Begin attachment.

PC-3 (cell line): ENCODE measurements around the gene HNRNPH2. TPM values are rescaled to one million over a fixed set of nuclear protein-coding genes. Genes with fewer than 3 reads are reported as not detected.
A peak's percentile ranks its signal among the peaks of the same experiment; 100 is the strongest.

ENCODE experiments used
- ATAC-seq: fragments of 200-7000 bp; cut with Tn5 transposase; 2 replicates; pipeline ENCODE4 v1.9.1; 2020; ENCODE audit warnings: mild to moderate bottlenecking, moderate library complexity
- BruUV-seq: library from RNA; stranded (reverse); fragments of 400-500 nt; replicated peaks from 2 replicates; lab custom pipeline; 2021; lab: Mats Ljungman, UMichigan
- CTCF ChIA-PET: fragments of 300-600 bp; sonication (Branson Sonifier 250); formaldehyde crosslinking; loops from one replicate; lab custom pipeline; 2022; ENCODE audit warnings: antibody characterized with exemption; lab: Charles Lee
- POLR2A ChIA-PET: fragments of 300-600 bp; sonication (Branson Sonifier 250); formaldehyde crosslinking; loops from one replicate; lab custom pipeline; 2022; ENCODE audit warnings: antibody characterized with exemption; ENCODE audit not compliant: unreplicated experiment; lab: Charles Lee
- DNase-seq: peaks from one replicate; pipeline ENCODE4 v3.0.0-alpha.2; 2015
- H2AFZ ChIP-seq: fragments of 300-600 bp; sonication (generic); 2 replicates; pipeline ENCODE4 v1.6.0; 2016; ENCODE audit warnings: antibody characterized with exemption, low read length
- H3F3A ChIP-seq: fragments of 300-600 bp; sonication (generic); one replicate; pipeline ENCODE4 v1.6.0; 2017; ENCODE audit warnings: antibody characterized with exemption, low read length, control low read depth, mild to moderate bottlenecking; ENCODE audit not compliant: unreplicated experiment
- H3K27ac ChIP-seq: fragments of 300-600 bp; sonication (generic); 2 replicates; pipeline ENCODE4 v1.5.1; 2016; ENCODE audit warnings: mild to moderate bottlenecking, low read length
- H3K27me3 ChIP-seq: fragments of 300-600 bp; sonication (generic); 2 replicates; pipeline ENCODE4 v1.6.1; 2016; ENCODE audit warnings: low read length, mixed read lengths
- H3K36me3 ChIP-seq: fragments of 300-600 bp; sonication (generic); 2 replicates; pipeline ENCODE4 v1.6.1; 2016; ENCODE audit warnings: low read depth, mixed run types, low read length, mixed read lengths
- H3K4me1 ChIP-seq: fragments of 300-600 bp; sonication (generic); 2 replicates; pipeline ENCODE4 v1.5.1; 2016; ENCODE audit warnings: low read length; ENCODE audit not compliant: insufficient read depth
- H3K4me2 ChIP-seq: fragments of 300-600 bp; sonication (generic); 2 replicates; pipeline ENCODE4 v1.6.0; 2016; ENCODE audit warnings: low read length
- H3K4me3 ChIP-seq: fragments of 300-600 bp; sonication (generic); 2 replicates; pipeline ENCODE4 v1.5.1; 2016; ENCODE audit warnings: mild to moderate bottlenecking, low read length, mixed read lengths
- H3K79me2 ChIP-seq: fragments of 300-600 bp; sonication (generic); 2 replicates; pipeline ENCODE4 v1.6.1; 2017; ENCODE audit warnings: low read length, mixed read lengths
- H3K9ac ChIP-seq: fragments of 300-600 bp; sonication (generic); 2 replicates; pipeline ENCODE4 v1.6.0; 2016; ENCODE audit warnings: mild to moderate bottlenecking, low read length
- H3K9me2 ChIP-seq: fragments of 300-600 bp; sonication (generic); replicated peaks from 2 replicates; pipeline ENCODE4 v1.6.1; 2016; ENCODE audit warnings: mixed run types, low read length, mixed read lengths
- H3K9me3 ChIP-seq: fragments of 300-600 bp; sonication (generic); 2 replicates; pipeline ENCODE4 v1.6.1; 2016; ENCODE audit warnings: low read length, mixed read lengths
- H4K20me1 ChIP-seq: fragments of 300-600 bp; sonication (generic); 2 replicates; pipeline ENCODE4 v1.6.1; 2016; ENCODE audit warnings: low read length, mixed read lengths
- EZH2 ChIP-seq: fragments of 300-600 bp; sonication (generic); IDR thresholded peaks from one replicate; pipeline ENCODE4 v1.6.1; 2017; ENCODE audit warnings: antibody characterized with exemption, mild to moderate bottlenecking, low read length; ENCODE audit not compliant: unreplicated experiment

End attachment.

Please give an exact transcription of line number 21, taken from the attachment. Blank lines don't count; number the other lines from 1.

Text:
- H4K20me1 ChIP-seq: fragments of 300-600 bp; sonication (generic); 2 replicates; pipeline ENCODE4 v1.6.1; 2016; ENCODE audit warnings: low read length, mixed read lengths